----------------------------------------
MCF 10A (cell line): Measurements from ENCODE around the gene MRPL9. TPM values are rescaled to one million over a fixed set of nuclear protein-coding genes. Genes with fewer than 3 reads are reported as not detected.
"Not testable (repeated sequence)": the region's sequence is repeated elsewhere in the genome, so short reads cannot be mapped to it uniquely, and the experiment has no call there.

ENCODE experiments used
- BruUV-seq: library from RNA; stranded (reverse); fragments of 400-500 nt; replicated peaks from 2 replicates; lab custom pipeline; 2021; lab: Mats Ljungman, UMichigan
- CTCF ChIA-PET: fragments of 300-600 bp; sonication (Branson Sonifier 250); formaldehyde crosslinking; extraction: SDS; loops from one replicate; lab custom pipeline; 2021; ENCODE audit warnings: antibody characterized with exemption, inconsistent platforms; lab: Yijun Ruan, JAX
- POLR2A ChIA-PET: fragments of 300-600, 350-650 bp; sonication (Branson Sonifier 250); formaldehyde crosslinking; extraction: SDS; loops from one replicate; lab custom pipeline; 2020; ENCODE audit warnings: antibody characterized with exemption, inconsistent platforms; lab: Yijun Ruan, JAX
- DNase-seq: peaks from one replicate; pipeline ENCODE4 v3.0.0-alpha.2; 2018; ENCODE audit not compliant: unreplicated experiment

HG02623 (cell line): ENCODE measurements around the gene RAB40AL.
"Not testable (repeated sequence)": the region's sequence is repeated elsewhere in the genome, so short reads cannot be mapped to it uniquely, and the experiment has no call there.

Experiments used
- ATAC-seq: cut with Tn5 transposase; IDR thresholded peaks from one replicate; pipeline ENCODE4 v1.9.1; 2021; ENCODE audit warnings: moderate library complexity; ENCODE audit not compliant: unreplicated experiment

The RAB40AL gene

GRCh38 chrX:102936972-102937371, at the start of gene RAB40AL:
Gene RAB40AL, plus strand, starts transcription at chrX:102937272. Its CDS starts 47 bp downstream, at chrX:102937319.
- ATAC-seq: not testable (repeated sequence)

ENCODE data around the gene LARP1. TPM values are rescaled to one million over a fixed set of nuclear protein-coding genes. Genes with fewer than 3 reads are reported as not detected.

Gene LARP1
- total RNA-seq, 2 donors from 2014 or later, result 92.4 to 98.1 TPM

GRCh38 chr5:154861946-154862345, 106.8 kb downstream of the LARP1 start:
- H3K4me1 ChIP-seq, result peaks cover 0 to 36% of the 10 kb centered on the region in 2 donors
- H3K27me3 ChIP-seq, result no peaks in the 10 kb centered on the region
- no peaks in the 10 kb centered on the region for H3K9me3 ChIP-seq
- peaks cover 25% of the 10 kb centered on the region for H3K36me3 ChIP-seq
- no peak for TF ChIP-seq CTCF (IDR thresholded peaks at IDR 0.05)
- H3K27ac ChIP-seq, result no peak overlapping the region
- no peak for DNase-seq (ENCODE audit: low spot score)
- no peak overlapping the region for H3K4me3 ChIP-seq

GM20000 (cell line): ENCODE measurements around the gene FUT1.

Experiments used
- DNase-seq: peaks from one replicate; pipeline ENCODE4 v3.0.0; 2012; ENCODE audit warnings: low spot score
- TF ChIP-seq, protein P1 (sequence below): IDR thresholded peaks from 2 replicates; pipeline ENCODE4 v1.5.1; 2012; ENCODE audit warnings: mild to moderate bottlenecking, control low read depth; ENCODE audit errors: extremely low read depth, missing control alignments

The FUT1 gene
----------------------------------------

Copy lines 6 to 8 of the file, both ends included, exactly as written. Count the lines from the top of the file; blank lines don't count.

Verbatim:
- POLR2A ChIA-PET: fragments of 300-600, 350-650 bp; sonication (Branson Sonifier 250); formaldehyde crosslinking; extraction: SDS; loops from one replicate; lab custom pipeline; 2020; ENCODE audit warnings: antibody characterized with exemption, inconsistent platforms; lab: Yijun Ruan, JAX
- DNase-seq: peaks from one replicate; pipeline ENCODE4 v3.0.0-alpha.2; 2018; ENCODE audit not compliant: unreplicated experiment

HG02623 (cell line): ENCODE measurements around the gene RAB40AL.